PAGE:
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30 August 2014

Parents are biggest providers of alcohol to their kids reveals Drinkaware

18/04/2012

New Mumtank panel of experts launched to provide parents with advice and information on kids and alcohol

Children as young as 10 say their parents are who they would turn to first for advice about alcohol, and the most common source of alcohol itself, according to new research published today by alcohol education charity Drinkaware. Unique research, which polled parents (who were social grades ABC1) of 10-17 year olds and their children, highlights that 72% of the 10-17 year olds questioned say their parents are the first people they would approach with questions about alcohol, while half (50%) of those who have had a drink report it was their parents who supplied them with the alcohol the last time they drank*.

                                                                                                                                        

The publication of these findings coincides with the launch of Drinkaware’s new ‘Mumtank’ - a team of mums with expertise ranging from health and child psychology, to education and parenting. The Mumtank will provide parents with practical advice on how to tackle the thorny issues around kids and alcohol. Members include Mumsnet co-founder Carrie Longton, TV’s Dr Sarah Jarvis and Superintendent Julie Whitmarsh from Devon & Cornwall Police.

 

Today’s research also shows that while 83% of parents agree it is important to talk to their kids about alcohol, a third (32%) admit that there are many things they do not know about the effects of alcohol on children. Many parents allow their children to drink from an early age - with data showing that in those families where the child had drunk alcohol, the average age at which parents first allowed their child to have a drink was 13.8 years old. Of the 10-17 year olds polled who had drunk an alcoholic drink, the majority (55%) had been with their parents the last time they drank alcohol.

 

Additional findings from the research include:

 

  • 43% of parents worry that their child’s friends have a greater influence on their child’s drinking behaviour than they do.
  • Over two thirds (67%) of 10-17 year olds say they have never felt encouraged to drink alcohol.

 

Based on the outcomes of this new research, and drawing on their collective expertise and experience, this summer the Mumtank will produce a practical and thought-provoking set of resources for parents, which will seek to involve them in the debate and offer advice and guidance on children and alcohol.

 

This resource will form the centrepiece of Drinkaware’s parenting campaign this year, which offers advice and tips to parents on how and when to talk to their children about alcohol, in an age appropriate way, between the ages of 8 -17. Further advice can be found at drinkaware.co.uk/parents

 

Chris Sorek, Chief Executive of Drinkaware, says:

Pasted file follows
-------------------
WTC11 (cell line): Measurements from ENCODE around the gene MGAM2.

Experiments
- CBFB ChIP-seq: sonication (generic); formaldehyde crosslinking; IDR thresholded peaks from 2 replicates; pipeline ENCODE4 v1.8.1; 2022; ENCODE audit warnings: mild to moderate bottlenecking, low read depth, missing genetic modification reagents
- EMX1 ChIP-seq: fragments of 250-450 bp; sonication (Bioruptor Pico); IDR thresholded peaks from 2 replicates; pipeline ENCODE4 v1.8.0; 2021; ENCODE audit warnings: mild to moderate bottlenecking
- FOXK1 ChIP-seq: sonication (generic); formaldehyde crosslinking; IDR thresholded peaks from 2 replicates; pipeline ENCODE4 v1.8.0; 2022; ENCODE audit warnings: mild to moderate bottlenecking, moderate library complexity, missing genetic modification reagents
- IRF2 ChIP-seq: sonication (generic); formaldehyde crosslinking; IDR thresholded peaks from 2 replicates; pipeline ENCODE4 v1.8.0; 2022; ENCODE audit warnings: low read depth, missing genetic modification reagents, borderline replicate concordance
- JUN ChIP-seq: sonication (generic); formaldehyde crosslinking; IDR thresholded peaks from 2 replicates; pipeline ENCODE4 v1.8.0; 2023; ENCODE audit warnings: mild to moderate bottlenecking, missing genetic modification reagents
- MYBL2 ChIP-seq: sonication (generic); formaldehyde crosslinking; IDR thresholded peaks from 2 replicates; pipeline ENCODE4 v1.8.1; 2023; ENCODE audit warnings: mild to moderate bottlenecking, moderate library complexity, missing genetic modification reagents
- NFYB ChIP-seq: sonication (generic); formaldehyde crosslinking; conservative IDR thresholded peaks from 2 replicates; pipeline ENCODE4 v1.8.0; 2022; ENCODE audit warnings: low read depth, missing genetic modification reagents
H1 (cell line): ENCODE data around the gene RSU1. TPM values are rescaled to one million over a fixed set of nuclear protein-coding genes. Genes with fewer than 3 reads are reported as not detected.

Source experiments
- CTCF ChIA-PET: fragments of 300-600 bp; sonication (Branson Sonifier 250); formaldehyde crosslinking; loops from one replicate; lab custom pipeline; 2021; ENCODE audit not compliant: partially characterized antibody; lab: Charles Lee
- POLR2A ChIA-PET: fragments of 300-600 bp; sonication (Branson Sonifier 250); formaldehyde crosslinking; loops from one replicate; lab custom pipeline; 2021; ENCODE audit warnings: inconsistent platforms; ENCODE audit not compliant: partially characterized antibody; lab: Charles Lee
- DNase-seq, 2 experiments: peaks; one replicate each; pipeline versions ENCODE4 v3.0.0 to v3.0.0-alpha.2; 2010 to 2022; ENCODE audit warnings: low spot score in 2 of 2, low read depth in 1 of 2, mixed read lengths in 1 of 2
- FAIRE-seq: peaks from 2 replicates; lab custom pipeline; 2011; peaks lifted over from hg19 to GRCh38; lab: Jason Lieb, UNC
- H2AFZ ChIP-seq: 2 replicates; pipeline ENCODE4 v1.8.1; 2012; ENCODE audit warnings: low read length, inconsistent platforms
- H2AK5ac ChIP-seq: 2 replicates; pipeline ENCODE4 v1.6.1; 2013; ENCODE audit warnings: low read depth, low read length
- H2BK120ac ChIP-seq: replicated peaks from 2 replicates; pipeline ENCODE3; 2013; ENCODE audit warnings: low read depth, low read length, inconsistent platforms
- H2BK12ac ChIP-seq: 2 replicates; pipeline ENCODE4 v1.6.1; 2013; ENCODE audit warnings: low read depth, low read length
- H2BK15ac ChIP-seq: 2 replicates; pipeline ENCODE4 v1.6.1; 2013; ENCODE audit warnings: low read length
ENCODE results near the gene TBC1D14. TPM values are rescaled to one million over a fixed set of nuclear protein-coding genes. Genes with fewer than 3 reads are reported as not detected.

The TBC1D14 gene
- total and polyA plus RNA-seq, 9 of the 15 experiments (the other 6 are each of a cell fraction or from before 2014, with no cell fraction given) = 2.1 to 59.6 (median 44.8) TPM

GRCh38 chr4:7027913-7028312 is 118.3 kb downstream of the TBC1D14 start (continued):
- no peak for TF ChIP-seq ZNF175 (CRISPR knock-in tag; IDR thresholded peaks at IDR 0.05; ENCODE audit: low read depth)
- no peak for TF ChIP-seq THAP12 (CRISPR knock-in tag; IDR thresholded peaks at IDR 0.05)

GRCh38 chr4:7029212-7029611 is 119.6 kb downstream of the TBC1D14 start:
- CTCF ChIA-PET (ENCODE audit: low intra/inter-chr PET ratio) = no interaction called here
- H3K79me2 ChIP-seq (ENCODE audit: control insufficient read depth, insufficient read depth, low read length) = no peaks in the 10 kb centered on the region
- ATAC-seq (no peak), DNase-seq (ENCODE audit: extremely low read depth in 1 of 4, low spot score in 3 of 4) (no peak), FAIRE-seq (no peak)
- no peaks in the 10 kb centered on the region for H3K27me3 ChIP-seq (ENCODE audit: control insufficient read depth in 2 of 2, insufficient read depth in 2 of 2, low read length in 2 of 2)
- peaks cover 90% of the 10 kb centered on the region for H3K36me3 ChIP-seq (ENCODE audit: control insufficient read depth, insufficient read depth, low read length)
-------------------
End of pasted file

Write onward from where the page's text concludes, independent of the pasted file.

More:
“These findings will help to reassure parents that their children are more likely to go to them for advice about alcohol than their peers. So it’s really important that they have the right advice, information and support to talk to their kids. Evidence shows that the earlier children start drinking, the more likely they are to drink more and more frequently as they grow up.

 

“Parents are key to tackling the UK’s drinking culture in the long term, and we want to help them ensure their kids don’t grow up to be the next generation of binge drinkers. Drinkaware’s Mumtank aims to bring the debate about children and alcohol to life and spark lively discussion by increasing awareness of the issues, providing expert advice and questioning pre-conceived ideas about children and alcohol.”

 

Carrie Longton, Co-Founder of Mumsnet, says:

“Talking to children about alcohol can be a complex and tricky issue, and we know from Mumsnetters that there is concern about when and how to best tackle the subject. Mumtank is all about raising awareness amongst parents of the importance of opening up a dialogue about alcohol with their children earlier rather than later as well as arming parents with useful factual information, tips and advice.”

 

Superintendent Julie Whitmarsh, Devon & Cornwall Police, joint Chair of Newquay Safe and Member of the ACPO Group on reducing alcohol related harm says:

“As a police officer on the frontline, I regularly witness firsthand the negative effects of underage drinking. Preventing the sale of alcohol to anyone under 18 is part of any police officer’s role, but a more pressing problem that’s harder to police is that of “parent dealers” – parents supplying their children with drinks.  I believe that we need to do more to help parents understand the importance of the role they have to play in educating their children about alcohol. The Mumtank is the ideal forum for this and I’m very pleased to be involved.”

 

Dr Sarah Jarvis, GP, says:

“As parents, we have a responsibility to ensure our children get the right alcohol education so they can make informed decisions about alcohol.  To do this, we need to have access to all the facts, and understand both the short term dangers, and long term health harms of underage drinking.  While parents may be tempted to encourage children to try alcohol earlier rather than later, as a form of alcohol education, medical evidence shows that an alcohol free childhood is best. As a GP and the parent of two teenagers, the issue of alcohol misuse among young people is a cause close to my heart. That’s why I’m delighted to be a part of the Mumtank panel and am confident it will produce some fascinating insights into this subject and spark great debate.”

  

 

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